I personally regard the harmonic system used by composers of the 17th, 18th and 19th centuries as one of the finest achievements of Western civilization. My compositions employ that basic system ....a system we call functional tonality....in other words, music in a key. The abandonment of tonal harmony in the early 20th C. stands out as a major cause of classical music's declining popularity today..... a decline we see in dwindling ticket sales, mounting orchestral bankruptcies, shrinking CD revenues, and a cutback in radio programming. If classical music has any chance of winning back its audience, it must return to the harmonic idiom used by composers of the past.
 


Virtual instruments are one of the miracles of modern technology. Any instrument in the orchestra can be "virtualized"....e.g., violins (either as solo or in section), clarinets, trumpets, timpani, harp etc.....even the human voice (as solo or in chorus). Here's the way it works with the violin. In a recording studio a professional violinist plays each note his instrument is capable of ....one at a time....from the G below middle C to the G four octaves above. He plays each note legato...then does it again using each of the other articulations common to the string family, i.e., staccato, marcato, detache, and pizzicato. All notes are recorded in a sound-proof studio, then placed on a DVD which can be purchased and uploaded onto anyone's computer. Once all these sounds are on your hard disk, you can use a software program to map them to your electronic keyboard. You simply instruct the software program to access the violin files on your hard drive and relay them onto your keyboard. Now....if you play C on your keyboard, you get the same C that the violinist made back in the studio. If you play D you get his D. At this point the software becomes truly magical. While the original violinist played only one note at a time, the application allows you to combine his C, D, and any other single notes he played to create a melody of your own choosing. By manipulating the dynamics and timbre of the instrument you can make the melody as expressive as you want ...perhaps loud and strident in one section while soft and lyrical in another.
 


Typically I start with a fragment from a sketch book. Let's say I've decided to write a four-movement piece for orchestra that depicts the changing seasons here in Vermont...a piece I will probably call Vermont Seasons. I expect to use the full orchestra....flute, clarinet, trumpet, french horn, timpani, etc. all of which are lying in wait on one of the hard disks inside the computer...ready to be summoned by choices we make in the software program. what I need first is some themes...at least two for each of the four movements. For the autumn movement (Vermont's most beautiful season) I would like something sweeping and grand...a broad, lyrical theme that suggests the rolling hills and rounded valleys that make up this gorgeous landscape.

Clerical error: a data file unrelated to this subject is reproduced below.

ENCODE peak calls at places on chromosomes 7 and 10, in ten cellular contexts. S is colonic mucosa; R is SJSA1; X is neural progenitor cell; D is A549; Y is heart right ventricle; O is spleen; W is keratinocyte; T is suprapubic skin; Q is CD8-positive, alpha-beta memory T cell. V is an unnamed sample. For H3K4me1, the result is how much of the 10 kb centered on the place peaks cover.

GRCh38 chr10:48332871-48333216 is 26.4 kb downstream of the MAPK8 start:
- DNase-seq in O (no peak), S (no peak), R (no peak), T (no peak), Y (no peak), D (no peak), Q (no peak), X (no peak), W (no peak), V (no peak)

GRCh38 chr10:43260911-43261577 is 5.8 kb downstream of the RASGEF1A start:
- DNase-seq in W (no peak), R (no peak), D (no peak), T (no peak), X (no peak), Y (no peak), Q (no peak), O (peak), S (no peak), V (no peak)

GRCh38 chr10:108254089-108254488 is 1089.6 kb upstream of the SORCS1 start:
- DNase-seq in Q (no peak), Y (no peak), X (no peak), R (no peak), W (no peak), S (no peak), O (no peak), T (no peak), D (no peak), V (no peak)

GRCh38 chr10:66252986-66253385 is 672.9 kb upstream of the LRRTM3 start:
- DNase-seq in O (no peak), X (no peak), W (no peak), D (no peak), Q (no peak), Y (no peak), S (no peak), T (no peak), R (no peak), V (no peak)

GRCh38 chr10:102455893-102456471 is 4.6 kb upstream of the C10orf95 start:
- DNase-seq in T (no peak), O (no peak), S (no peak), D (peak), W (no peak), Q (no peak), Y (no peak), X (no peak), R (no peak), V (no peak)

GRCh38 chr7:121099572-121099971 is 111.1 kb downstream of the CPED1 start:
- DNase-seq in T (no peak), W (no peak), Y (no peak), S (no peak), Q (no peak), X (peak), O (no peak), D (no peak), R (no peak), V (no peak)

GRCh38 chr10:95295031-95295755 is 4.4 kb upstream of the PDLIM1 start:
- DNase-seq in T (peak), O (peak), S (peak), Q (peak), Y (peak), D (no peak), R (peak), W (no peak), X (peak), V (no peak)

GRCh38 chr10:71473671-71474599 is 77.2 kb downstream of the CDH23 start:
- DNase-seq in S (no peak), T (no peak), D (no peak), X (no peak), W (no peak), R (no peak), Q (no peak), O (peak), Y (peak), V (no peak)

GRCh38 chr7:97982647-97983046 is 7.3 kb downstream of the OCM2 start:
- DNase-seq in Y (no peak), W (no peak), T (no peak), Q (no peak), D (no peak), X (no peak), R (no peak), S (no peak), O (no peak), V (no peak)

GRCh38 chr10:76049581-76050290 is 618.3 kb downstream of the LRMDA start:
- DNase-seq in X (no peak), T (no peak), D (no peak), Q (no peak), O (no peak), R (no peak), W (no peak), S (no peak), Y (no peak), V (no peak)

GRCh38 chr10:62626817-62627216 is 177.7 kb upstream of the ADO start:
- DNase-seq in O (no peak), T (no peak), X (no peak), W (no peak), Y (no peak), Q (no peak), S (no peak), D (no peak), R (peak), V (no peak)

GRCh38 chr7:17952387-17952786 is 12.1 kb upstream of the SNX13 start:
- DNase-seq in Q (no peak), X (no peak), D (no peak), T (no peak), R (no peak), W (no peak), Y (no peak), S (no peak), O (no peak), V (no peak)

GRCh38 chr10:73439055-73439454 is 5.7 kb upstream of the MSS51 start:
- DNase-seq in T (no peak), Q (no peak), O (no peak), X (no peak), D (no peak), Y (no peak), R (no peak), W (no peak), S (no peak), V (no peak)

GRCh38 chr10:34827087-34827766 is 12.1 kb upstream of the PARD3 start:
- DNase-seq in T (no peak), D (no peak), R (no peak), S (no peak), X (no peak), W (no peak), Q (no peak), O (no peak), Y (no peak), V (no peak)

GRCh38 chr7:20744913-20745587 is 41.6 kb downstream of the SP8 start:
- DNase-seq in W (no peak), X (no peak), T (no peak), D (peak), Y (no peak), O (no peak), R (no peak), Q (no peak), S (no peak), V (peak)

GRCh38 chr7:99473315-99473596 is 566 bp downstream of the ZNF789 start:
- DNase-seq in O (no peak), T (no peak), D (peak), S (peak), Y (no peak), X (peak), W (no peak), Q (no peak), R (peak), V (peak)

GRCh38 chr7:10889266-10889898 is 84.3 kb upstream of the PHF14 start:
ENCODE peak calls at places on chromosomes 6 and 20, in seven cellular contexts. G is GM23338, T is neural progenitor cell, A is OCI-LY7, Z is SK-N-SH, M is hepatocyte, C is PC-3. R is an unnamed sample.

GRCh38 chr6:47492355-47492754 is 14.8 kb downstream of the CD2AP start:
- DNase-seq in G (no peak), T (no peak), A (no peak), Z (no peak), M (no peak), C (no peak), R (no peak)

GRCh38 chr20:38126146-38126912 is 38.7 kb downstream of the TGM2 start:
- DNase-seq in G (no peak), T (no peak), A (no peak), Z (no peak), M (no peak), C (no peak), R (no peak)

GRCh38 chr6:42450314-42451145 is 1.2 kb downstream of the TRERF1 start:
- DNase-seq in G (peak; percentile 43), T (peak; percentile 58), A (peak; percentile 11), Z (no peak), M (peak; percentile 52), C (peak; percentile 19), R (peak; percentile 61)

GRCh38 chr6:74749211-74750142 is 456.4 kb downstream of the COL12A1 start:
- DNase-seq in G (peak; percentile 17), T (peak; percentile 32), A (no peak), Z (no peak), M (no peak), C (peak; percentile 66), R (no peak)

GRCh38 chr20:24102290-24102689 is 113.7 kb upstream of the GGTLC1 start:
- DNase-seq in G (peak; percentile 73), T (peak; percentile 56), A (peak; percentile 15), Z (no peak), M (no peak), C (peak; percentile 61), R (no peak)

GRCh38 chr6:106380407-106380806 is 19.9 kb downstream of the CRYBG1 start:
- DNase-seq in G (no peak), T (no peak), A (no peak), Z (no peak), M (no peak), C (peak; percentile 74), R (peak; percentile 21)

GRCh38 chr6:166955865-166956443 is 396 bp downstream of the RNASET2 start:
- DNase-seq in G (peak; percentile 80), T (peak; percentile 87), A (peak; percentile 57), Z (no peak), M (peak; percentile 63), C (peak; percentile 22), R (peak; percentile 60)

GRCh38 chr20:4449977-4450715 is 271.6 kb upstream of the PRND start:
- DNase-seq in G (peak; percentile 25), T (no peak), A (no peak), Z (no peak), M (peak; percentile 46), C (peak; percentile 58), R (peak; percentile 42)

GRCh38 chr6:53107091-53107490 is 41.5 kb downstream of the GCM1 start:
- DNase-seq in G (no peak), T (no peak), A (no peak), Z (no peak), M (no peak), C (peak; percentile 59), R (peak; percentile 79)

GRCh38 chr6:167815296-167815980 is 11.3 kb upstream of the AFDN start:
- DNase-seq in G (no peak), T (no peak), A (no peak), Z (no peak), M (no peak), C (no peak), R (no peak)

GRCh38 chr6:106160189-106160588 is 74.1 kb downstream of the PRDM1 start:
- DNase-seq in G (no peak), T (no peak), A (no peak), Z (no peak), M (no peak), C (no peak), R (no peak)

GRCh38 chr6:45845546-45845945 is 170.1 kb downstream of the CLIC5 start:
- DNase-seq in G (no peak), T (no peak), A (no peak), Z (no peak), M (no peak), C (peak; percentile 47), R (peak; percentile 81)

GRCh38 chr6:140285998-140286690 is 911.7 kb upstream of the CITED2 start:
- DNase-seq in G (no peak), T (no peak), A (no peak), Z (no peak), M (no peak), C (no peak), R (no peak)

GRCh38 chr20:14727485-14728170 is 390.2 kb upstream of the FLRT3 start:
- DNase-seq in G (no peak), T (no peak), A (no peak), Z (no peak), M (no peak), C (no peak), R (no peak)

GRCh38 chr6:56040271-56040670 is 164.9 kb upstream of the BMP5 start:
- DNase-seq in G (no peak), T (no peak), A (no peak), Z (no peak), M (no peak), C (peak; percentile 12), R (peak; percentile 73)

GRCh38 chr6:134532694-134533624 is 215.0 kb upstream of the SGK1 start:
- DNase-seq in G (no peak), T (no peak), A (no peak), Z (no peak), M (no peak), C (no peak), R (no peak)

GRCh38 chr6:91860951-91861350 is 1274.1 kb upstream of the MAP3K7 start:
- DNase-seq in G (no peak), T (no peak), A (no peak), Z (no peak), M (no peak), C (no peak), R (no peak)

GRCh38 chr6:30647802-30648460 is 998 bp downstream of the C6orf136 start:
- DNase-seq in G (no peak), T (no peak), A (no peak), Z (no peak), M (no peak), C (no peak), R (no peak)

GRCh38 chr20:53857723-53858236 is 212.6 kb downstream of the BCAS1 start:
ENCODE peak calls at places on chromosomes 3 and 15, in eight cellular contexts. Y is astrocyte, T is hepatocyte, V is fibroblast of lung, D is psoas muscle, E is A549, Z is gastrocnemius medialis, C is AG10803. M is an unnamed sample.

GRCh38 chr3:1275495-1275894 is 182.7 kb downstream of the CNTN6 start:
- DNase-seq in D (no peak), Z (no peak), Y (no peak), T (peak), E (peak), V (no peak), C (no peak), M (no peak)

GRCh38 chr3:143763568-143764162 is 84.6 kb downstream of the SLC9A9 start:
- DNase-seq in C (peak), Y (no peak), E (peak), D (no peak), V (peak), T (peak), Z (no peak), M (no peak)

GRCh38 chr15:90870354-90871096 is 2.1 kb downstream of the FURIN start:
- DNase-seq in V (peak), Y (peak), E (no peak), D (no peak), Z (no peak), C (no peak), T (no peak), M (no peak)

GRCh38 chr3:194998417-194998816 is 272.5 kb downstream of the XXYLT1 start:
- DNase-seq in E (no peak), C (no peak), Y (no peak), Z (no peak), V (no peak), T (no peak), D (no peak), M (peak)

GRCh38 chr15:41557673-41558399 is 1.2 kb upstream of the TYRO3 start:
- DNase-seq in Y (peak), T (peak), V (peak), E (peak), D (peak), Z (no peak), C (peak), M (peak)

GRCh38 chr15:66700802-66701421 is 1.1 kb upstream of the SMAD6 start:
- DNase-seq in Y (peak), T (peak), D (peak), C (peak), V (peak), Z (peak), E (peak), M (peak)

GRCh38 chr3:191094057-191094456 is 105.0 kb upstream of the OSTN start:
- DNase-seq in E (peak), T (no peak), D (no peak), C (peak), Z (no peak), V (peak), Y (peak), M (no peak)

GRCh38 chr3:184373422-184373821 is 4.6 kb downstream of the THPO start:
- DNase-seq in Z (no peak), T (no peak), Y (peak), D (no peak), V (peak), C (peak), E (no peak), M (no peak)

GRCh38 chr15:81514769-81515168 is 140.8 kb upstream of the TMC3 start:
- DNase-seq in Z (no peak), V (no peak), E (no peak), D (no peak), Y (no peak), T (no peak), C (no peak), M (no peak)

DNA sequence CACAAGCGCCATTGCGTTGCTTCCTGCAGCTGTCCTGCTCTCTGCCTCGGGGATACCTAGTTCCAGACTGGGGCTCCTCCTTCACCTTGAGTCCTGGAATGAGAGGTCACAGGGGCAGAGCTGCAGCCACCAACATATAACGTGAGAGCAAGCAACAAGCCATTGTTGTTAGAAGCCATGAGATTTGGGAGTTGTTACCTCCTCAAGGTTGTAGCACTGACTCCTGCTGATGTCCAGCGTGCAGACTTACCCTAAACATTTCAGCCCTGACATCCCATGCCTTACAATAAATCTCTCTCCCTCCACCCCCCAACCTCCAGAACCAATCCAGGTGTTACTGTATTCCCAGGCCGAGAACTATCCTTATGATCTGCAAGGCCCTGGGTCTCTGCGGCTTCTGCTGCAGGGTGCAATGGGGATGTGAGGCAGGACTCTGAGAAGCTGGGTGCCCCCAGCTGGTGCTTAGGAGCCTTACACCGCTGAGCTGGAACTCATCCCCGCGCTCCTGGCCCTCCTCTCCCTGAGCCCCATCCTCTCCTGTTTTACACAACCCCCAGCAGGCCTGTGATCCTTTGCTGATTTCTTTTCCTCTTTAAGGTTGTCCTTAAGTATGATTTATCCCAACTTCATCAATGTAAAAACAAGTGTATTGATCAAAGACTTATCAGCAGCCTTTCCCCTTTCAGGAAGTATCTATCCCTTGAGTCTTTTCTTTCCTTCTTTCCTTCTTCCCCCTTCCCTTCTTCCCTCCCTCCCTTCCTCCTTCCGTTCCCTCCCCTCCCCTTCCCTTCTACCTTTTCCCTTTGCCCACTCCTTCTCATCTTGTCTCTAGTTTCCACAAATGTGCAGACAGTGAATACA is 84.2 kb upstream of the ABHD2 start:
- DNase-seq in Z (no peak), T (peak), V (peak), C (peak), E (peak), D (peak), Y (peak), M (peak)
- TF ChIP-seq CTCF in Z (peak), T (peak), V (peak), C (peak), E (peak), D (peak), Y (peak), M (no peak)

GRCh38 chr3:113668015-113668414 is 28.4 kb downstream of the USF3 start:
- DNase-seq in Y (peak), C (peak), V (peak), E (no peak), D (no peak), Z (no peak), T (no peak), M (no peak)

I begin by selecting the violin track on my software. The software not only tells the keyboard which instrument to play...it records what you play onto the computer's hard disk. So now I can tell the computer to playback what was just recorded...and, as I listen, I can start to add the other string parts...the second violins, violas, celli and contrabasses. After listening to the strings my ear tells me that some sort of counter melody is needed...like a sub-plot in a novel. The most likely candidates are the woodwinds. Here's where the keyboard-computer combination really shines. As I listen to what I have just written for the strings, I switch to a different track in the software (shown on the monitor) so that when I play the keyboard now it sounds like a clarinet. I try out a run in the low register where the clarinet is especially beautiful...and then listen to it against the background of the string parts I have previously entered. I play back the strings over and over as I experiment with the new clarinet part...until I am satisfied with how the two sound together. Then I record the strings and clarinet together.

Once I have the clarinet and strings the way I want them, I consider the possibility that a flute or two would sound good here, playing something entirely different from either the strings or the clarinet. I go to the monitor and instruct the keyboard to access the flute files on the hard disk, then tell the computer to playback the strings and clarinet parts I've already recorded, and experiment all over again until i have a combination of sounds that I like. So layer by layer, I keep adding parts, until I have the whole orchestra playing. One of the great advantages of composing digitally with virtual instruments is that I get to hear the piece as I write it. I don't have to wait for years to find out what my music sounds like.